Michael Schlame, MD

Associate Professor; Director of Cardiac Anesthesia. Departments of Anesthesiology and Cell Biology

RESEARCH THEMES:
Cell Biology

KEYWORDS:
Cardiomyopathy, Lipid Biochemistry and Mitochondria

 

 

 

 

Contact Information

550 First Avenue
Department of Anesthesiology
New York, NY 10016

Tel: 917-513-1042
Email: michael.schlame@nyumc.org

Research Summary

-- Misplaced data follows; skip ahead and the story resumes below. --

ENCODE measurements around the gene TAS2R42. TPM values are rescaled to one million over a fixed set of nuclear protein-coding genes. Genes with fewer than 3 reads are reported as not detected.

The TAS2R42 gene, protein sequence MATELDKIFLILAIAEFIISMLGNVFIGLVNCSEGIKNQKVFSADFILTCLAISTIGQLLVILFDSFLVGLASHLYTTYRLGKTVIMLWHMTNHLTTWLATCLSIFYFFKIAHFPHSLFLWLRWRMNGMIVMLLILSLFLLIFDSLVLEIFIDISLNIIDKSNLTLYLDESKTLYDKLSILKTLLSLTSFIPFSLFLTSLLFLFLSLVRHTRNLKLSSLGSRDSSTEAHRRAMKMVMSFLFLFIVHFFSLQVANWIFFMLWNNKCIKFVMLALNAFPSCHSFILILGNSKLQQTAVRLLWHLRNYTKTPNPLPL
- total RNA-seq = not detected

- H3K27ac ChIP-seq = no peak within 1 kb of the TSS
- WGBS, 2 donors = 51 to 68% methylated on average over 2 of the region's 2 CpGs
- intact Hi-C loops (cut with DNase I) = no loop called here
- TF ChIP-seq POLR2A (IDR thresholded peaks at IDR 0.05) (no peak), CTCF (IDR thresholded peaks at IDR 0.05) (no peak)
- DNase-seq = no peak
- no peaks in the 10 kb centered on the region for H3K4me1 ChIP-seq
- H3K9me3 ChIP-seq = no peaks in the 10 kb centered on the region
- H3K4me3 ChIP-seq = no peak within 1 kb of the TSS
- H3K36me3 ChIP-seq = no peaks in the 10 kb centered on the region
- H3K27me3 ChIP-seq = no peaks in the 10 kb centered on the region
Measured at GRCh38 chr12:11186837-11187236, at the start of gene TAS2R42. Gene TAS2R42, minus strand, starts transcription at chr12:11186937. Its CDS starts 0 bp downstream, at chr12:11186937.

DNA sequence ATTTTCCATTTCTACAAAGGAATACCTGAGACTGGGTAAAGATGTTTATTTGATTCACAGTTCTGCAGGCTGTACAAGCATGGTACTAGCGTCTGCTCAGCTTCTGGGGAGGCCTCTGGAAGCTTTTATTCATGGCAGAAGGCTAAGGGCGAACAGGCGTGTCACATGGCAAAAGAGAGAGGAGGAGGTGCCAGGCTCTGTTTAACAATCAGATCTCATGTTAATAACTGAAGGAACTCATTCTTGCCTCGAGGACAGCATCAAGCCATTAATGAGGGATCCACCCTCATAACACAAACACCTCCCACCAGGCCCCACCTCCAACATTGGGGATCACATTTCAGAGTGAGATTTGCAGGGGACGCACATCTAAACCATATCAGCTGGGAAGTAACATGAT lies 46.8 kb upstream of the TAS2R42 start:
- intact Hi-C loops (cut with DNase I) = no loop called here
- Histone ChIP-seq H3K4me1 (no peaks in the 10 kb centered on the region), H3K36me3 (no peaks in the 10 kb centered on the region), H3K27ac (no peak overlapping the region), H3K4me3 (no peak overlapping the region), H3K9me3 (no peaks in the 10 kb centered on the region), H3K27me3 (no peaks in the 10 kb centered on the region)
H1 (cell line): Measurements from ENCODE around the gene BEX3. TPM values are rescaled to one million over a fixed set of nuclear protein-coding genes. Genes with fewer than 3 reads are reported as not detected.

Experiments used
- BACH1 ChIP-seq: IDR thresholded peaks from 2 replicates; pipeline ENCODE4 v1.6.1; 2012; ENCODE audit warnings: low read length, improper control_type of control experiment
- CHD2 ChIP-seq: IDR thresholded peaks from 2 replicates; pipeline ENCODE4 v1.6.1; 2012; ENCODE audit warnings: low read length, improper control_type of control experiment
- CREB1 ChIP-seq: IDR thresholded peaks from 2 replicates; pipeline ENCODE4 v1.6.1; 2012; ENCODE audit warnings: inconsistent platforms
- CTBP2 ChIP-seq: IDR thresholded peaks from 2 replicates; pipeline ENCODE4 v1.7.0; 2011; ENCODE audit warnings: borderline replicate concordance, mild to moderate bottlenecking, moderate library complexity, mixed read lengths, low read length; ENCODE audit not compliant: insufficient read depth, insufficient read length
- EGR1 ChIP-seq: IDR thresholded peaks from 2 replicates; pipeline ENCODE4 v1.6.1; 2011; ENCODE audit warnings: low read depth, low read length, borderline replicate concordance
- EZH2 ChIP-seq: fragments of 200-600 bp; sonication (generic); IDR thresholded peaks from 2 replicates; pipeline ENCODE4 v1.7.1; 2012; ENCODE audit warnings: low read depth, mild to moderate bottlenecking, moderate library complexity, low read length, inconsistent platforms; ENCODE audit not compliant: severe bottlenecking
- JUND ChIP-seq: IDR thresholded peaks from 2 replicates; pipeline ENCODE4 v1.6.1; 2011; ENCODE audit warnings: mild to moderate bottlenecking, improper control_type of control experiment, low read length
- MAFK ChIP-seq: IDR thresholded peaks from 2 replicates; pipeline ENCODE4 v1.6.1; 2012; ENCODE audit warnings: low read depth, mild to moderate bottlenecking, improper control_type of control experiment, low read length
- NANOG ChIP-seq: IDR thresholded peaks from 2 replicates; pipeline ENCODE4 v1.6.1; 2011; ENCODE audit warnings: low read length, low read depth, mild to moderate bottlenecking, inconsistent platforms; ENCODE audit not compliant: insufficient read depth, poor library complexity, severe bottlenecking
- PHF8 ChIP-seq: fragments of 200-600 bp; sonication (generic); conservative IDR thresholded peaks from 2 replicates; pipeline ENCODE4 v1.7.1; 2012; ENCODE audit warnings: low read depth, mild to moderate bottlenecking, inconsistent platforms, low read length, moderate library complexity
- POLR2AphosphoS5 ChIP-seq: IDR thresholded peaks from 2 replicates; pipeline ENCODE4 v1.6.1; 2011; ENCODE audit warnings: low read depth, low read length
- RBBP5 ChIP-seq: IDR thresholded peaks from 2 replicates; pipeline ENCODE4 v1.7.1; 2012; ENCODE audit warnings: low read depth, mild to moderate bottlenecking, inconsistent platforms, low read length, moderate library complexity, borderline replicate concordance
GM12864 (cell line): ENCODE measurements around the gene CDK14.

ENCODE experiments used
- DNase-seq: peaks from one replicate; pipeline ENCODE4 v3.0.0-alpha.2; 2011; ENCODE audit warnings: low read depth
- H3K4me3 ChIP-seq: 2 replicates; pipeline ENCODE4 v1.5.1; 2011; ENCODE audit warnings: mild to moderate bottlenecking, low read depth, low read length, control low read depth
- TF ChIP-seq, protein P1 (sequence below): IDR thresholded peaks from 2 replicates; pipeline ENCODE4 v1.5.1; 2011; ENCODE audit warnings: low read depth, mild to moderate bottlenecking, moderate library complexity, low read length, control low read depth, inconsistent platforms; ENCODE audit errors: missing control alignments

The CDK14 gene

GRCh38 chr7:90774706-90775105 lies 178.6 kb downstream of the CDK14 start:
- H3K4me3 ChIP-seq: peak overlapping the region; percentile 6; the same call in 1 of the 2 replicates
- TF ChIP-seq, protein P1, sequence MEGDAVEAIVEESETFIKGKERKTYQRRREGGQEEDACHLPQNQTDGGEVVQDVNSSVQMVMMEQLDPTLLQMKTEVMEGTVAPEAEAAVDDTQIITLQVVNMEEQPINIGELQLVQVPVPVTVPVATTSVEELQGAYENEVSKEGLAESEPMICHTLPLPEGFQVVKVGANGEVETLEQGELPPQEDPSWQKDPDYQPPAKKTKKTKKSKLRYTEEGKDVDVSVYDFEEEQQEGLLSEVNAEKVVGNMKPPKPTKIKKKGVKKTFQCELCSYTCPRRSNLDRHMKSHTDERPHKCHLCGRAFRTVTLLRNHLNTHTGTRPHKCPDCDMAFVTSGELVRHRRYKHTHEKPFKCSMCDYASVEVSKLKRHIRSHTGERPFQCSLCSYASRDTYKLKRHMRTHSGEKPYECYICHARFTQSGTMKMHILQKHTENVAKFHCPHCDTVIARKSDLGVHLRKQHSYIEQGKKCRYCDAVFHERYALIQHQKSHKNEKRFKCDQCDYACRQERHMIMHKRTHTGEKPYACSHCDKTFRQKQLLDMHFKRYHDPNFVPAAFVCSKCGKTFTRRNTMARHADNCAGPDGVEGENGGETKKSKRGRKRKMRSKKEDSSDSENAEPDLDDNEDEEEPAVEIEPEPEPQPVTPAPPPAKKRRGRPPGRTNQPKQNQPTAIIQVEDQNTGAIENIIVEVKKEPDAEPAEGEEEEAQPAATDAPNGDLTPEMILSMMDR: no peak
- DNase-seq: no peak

Barth syndrome is a hereditary cardiomyopathy that also affects skeletal muscles, growth, and neutrophils. The mutated gene (tafazzin) is homologous to a conserved family of phospholipid acyltransferases. Children with Barth syndrome are deficient in the mitochondrial phospholipid cardiolipin, suggesting that the primary defect of the disease may indeed be found in phospholipid metabolism and may specifically affect the phospholipids of mitochondria. We want to study the mechanism by which tafazzin mutation causes cardiomyopathy and skeletal muscle disease. First, we want to identify the enzymatic function of tafazzin. We will identify the intracellular localization of tafazzin, its impact on lipid composition, and its mechanism of action. Second, we want to examine the effect of tafazzin on structure and function of mitochondria. Since mitochondrial dysfunction is a plausible etiology of cardiomyopathy and skeletal muscle weakness, we will analyze mitochondrial ultrastructure and oxidative phosphorylation in cell lines with tafazzin deletion. Third, we want to explore a Drosophila model of Barth syndrome, which was created in our laboratory. We will study lipid metabolism, muscle physiology, morphology, and mitochondrial ultrastructure in fruit flies with tafazzin deletion. The Drosophila model will also be used for cardiac studies since flies contain a contractile fluid pumping organ that shares conserved features of cardiogenesis with all heart-forming creatures, including humans. The project will provide insight into the pathologic mechanism of a unique disease, which presents a novel pathway from lipid defect(s) to cardio-skeletal myopathy. Such information may be useful for the development of new therapeutic approaches to cardiomyopathy and skeletal muscle disease.